Seeing seems so easy. It takes us less than half a second to recognize a face, and even if it is a person we’ve never seen before, we can immediately tell from their facial expressions whether they are sad or happy.
In the garden, looking at a tree, we see immediately whether the fruit are ripe to be picked. In the city, we see whether it is safe to cross a road or whether a car is approaching too quickly.
But if we were to try to program a computer to recognize faces or to find a child in the playground while they are running about, we’d realize how complicated and amazing such seemingly simple visual tasks are. To-date not a single computer system is able to reliably and quickly recognize people while they move or talk. To be able to see, we need not just our eyes, but large parts of our brain. Even more, vision does not just end with perceiving and recognizing objects/others, but is at the core of almost any everyday activity we are involved in. It closely interacts with emotions, memory, expectations.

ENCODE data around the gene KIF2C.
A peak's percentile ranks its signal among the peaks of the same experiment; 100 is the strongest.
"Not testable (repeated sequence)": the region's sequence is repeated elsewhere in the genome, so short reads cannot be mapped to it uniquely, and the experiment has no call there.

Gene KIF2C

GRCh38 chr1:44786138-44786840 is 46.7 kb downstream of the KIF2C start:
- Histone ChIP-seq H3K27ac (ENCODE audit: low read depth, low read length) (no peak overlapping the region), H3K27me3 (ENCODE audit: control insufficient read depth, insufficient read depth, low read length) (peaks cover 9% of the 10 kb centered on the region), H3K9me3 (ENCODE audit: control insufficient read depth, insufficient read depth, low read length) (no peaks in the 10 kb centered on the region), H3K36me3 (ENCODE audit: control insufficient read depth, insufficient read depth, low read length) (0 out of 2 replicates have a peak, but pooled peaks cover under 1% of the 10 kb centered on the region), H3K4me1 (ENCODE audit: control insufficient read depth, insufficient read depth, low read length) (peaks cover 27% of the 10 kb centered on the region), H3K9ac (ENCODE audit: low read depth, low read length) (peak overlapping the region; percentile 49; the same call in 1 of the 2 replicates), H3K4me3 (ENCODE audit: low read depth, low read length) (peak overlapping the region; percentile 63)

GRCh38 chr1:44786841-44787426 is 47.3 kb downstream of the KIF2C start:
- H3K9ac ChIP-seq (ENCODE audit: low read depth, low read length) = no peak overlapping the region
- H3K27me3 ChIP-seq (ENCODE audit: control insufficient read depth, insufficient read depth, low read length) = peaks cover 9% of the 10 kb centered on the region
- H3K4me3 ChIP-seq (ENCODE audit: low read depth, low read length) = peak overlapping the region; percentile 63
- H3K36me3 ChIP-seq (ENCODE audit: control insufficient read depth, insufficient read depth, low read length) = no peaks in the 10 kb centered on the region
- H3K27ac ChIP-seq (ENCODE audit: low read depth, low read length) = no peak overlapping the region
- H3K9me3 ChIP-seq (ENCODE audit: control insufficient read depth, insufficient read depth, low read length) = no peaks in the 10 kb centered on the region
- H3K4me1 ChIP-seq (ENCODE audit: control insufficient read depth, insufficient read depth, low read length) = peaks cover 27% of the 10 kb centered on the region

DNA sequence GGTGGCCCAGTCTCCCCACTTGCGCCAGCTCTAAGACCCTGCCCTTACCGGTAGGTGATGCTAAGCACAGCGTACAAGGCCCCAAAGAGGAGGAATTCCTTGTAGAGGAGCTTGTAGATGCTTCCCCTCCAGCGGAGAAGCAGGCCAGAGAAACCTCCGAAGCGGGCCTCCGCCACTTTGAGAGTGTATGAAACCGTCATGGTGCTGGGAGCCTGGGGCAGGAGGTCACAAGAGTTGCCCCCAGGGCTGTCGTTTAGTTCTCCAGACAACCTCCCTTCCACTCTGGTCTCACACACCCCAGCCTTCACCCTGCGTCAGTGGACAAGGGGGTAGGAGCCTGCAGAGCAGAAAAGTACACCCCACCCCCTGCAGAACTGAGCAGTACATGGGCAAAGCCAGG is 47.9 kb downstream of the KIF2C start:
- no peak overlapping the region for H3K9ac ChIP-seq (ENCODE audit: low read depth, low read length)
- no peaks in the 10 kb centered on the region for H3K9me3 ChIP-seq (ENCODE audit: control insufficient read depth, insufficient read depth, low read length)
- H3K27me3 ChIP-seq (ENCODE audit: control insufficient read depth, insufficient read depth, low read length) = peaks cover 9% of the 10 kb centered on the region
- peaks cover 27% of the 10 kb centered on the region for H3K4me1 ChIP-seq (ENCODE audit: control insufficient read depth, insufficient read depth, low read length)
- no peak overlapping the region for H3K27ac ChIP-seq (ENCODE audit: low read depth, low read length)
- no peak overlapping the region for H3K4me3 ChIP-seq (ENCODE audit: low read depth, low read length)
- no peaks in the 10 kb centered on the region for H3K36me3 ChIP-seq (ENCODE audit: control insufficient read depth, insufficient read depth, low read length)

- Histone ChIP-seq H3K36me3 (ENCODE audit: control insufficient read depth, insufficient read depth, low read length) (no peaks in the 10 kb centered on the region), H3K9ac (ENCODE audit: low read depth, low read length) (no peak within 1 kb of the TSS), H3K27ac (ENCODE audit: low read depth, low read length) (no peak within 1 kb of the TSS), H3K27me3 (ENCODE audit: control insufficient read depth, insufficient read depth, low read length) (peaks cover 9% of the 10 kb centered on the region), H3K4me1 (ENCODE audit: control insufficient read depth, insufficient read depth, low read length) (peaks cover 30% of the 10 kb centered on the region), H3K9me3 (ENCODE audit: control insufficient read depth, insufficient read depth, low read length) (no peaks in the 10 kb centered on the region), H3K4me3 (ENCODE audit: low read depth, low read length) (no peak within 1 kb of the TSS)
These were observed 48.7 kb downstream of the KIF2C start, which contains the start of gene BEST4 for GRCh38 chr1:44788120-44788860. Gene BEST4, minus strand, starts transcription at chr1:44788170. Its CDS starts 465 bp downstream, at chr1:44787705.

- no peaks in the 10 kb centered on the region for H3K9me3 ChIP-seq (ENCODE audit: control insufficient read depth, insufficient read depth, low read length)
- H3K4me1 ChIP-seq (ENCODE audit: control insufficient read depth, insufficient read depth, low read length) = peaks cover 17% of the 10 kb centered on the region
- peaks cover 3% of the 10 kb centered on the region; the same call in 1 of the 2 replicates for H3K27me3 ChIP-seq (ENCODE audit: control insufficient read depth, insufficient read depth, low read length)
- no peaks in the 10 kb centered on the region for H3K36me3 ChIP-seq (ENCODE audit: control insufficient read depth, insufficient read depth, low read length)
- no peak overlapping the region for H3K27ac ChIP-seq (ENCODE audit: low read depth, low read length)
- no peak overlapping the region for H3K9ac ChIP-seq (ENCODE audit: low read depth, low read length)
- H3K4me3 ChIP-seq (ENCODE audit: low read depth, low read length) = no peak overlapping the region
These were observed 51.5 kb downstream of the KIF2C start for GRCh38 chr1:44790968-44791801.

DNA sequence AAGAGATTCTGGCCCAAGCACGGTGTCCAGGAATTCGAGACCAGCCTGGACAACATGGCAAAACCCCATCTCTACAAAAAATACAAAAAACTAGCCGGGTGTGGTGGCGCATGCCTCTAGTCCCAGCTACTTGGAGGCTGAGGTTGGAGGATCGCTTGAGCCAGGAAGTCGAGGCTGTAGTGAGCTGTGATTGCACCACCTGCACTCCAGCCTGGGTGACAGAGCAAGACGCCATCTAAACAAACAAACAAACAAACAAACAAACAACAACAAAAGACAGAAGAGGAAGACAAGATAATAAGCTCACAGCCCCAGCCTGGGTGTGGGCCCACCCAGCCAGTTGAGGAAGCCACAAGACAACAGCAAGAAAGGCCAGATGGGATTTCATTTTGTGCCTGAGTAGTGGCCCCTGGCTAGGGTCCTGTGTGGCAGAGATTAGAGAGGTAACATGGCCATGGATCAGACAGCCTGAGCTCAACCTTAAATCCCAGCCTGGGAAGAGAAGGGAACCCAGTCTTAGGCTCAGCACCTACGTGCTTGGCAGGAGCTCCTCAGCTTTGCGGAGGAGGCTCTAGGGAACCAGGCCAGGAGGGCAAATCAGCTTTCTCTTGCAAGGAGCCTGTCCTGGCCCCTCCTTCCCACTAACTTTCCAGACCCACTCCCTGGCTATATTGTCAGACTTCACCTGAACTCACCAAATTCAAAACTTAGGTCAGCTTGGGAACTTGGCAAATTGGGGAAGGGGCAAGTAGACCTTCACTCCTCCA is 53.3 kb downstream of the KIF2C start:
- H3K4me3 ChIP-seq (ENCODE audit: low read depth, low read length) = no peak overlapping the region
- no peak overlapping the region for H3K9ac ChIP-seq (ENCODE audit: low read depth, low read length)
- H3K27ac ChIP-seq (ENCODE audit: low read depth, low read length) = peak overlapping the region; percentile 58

Ute Leonards, Dr. rer. nat.
Professor of Neuropsychology
University of Bristol